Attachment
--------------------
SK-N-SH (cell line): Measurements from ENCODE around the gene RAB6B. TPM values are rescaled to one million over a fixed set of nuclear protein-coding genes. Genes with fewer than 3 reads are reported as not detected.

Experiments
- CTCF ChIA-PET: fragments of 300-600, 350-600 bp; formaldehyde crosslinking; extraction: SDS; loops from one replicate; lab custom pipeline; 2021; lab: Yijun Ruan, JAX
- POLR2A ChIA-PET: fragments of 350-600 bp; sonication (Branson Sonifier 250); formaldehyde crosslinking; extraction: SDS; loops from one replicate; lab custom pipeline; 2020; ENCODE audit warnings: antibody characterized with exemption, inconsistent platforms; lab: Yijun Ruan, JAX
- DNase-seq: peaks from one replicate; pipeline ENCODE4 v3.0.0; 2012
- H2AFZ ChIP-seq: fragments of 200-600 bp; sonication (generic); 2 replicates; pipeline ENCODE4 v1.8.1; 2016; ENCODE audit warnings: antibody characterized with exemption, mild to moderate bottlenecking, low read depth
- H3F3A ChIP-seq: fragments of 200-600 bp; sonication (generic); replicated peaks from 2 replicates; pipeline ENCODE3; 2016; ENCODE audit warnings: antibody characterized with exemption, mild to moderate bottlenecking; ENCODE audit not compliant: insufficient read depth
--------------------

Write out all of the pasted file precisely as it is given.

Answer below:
SK-N-SH (cell line): Measurements from ENCODE around the gene RAB6B. TPM values are rescaled to one million over a fixed set of nuclear protein-coding genes. Genes with fewer than 3 reads are reported as not detected.

Experiments
- CTCF ChIA-PET: fragments of 300-600, 350-600 bp; formaldehyde crosslinking; extraction: SDS; loops from one replicate; lab custom pipeline; 2021; lab: Yijun Ruan, JAX
- POLR2A ChIA-PET: fragments of 350-600 bp; sonication (Branson Sonifier 250); formaldehyde crosslinking; extraction: SDS; loops from one replicate; lab custom pipeline; 2020; ENCODE audit warnings: antibody characterized with exemption, inconsistent platforms; lab: Yijun Ruan, JAX
- DNase-seq: peaks from one replicate; pipeline ENCODE4 v3.0.0; 2012
- H2AFZ ChIP-seq: fragments of 200-600 bp; sonication (generic); 2 replicates; pipeline ENCODE4 v1.8.1; 2016; ENCODE audit warnings: antibody characterized with exemption, mild to moderate bottlenecking, low read depth
- H3F3A ChIP-seq: fragments of 200-600 bp; sonication (generic); replicated peaks from 2 replicates; pipeline ENCODE3; 2016; ENCODE audit warnings: antibody characterized with exemption, mild to moderate bottlenecking; ENCODE audit not compliant: insufficient read depth